by Jackson Burgess


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Dive bars, gas stations, bedrooms, and snowfields comprise the setting as the speaker asks: What do we feel? What should we feel? Who gets to feel what?

In his moving debut collection, Jackson Burgess examines heartbreak, depression, and empathy through a lens of rigorous introspection.

Atrophy’spoems vary in location, mostly between Los Angeles and Iowa City, with reoccurring characters serving as touchstones, forming the book’s narrative. Much of the collection is about or directly addresses an ex-lover, Lily. In the wake of that failed relationship,Atrophywrestles with loneliness, substance abuse, and dissociation, utilizing lists, letters, prose poems, and free verse.

These poems celebrate the past while mourning it, armed with the advantage of retrospect. Prescription drugs, dog fights, dance parties, love letters, and ghosts—the world depicted is at times dark, at times humorous, but always human.Atrophyis vulnerable and cinematic, a series of manic meditations exploring what it means to love and be loved, to hurt and be hurt.

Product Details

ISBN-13: 9781938912894
Publisher: Write Bloody Publishing
Publication date: 09/21/2018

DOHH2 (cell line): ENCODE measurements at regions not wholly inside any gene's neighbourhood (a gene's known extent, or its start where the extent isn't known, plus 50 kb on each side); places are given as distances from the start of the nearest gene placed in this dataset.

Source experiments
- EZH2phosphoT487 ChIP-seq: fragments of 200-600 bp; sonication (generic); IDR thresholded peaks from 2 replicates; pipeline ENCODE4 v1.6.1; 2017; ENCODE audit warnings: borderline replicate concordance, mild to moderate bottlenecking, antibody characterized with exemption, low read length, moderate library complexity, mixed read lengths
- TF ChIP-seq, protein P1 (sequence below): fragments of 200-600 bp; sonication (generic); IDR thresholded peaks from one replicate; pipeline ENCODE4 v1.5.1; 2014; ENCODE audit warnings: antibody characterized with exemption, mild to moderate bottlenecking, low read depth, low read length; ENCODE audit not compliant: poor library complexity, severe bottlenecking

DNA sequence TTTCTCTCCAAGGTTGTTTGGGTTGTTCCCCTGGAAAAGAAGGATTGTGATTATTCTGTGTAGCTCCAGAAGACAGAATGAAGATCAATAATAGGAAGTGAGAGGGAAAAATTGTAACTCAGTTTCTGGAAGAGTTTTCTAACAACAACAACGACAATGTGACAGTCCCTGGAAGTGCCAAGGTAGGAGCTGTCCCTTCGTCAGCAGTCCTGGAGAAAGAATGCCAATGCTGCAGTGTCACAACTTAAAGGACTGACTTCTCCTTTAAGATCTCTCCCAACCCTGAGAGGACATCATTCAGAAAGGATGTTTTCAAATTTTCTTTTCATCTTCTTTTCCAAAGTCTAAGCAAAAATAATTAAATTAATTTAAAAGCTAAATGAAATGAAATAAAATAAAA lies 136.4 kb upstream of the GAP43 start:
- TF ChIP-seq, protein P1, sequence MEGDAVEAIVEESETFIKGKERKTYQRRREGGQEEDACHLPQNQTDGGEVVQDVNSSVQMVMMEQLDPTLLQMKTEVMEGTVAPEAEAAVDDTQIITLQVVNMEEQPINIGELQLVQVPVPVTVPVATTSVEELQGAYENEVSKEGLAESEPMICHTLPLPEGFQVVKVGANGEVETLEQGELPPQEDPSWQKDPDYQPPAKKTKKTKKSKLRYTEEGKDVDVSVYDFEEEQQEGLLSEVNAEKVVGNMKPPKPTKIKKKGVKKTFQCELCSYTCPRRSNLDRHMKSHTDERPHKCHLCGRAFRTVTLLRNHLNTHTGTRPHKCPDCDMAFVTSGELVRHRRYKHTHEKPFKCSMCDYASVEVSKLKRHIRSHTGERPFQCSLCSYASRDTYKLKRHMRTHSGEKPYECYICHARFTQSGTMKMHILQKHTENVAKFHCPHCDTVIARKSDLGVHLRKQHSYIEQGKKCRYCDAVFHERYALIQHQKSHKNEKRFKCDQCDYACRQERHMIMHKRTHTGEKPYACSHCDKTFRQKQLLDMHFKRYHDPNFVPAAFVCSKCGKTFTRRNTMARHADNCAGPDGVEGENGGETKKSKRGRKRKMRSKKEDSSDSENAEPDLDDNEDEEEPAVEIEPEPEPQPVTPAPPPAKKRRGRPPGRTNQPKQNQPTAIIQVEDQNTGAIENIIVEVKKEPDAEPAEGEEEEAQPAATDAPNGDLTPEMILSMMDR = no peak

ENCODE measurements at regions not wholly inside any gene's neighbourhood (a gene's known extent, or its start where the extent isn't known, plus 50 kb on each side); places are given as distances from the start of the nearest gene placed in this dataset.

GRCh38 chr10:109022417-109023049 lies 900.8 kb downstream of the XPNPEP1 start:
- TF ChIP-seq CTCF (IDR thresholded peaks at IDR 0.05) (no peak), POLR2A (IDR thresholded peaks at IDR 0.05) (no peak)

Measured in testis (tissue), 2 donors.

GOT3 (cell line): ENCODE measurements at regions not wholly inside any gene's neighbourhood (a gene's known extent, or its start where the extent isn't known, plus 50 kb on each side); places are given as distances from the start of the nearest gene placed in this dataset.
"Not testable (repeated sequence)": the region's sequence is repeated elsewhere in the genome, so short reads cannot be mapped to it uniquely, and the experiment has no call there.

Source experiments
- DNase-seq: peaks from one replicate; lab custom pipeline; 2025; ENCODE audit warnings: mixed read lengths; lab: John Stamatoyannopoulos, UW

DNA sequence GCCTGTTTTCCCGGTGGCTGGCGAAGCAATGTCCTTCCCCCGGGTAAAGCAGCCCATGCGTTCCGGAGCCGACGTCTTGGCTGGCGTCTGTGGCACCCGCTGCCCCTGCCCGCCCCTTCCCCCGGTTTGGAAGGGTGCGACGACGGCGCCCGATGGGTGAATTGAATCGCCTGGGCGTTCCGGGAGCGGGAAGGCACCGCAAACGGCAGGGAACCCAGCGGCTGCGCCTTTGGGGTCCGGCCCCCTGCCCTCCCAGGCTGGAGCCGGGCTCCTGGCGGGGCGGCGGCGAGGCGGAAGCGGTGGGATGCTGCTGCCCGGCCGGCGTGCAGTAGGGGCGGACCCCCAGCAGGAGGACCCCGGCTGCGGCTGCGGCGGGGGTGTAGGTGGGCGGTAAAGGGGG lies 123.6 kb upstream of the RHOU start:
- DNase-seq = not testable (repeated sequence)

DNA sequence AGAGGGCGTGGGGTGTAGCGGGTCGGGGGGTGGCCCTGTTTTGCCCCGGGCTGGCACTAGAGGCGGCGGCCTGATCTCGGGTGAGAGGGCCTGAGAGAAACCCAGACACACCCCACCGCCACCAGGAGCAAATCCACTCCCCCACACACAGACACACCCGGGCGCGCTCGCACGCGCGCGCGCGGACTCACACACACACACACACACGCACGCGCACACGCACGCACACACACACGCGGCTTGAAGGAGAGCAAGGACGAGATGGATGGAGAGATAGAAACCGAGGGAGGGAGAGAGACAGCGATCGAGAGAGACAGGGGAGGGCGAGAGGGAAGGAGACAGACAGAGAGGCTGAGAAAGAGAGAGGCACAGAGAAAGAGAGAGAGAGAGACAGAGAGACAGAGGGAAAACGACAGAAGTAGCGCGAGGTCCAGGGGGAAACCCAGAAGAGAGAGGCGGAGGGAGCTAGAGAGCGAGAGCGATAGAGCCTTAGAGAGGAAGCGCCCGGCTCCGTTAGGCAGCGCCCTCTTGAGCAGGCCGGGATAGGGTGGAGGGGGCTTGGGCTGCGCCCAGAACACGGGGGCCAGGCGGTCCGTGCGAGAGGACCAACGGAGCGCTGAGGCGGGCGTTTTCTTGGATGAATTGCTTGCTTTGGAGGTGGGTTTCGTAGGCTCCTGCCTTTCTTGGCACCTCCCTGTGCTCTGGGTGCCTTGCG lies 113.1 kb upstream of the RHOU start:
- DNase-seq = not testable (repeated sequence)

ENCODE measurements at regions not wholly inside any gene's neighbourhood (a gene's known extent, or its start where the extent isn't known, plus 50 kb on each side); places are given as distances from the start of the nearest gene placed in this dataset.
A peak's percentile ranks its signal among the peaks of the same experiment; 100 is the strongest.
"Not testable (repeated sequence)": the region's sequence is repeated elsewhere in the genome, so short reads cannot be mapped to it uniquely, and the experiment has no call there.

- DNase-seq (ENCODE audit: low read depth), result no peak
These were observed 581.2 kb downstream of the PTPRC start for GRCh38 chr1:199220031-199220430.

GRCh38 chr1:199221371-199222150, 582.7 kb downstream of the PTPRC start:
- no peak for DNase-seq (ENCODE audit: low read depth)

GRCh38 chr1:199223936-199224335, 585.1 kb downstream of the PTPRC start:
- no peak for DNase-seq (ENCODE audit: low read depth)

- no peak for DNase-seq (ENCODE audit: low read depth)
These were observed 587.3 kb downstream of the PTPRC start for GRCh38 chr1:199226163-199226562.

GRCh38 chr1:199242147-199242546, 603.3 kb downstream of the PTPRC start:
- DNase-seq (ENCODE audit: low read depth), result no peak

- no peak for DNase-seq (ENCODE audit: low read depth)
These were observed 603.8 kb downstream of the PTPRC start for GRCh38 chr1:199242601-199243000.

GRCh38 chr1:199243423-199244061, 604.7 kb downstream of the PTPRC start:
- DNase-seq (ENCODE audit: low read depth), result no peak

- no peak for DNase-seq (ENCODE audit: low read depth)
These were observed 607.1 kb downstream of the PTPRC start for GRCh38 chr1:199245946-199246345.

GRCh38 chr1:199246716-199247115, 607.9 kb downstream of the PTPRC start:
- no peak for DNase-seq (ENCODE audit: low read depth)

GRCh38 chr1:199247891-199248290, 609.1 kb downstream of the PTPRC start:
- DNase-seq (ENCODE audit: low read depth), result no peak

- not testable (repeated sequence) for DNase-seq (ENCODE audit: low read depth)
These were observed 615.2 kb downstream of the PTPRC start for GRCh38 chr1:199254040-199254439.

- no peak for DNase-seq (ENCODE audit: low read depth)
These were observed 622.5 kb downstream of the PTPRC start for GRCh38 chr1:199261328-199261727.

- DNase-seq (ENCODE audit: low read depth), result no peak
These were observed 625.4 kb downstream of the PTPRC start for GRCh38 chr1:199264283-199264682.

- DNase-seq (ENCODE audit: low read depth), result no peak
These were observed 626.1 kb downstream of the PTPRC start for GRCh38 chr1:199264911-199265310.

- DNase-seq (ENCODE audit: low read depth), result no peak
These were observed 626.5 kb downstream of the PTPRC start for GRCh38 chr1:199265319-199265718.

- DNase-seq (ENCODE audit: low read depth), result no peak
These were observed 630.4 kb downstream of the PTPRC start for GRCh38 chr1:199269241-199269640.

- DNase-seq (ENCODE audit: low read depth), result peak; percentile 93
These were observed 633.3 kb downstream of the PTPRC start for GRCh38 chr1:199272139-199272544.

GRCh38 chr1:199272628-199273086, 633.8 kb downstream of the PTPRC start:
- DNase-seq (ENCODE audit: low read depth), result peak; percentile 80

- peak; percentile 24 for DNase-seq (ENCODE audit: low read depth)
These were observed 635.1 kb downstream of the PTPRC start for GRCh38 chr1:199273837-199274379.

Pages: 100
Product dimensions: 5.80(w) x 8.80(h) x 0.30(d)

About the Author

Jackson Burgess is the author of Atrophy (Write Bloody Publishing, 2018)and the chapbook Pocket Full of Glass, winner of the 2014 Clockwise Competition (Tebot Bach, 2017). He is a graduate of the Iowa Writers’ Workshop, and his poetry and fiction have appeared in The Los Angeles Review, The Cincinnati Review, Rattle, Cimarron Review, Colorado Review, and elsewhere. He has led workshops at the University of Iowa, Los Angeles Southwest College, and the St. Vincent de Paul Cardinal Manning Center on Skid Row. Jackson lives in Los Angeles, where he works as an editor and educator.

Read an Excerpt

Excerpt from "Essay on Tornados":

...Listen when I tell you

something I needed to be told: there is nothing beautiful

about surviving the end times and watching highlight reels

to reminisce. God's the saddest guy in the bar because he
remembers what every key on his chain

has locked.

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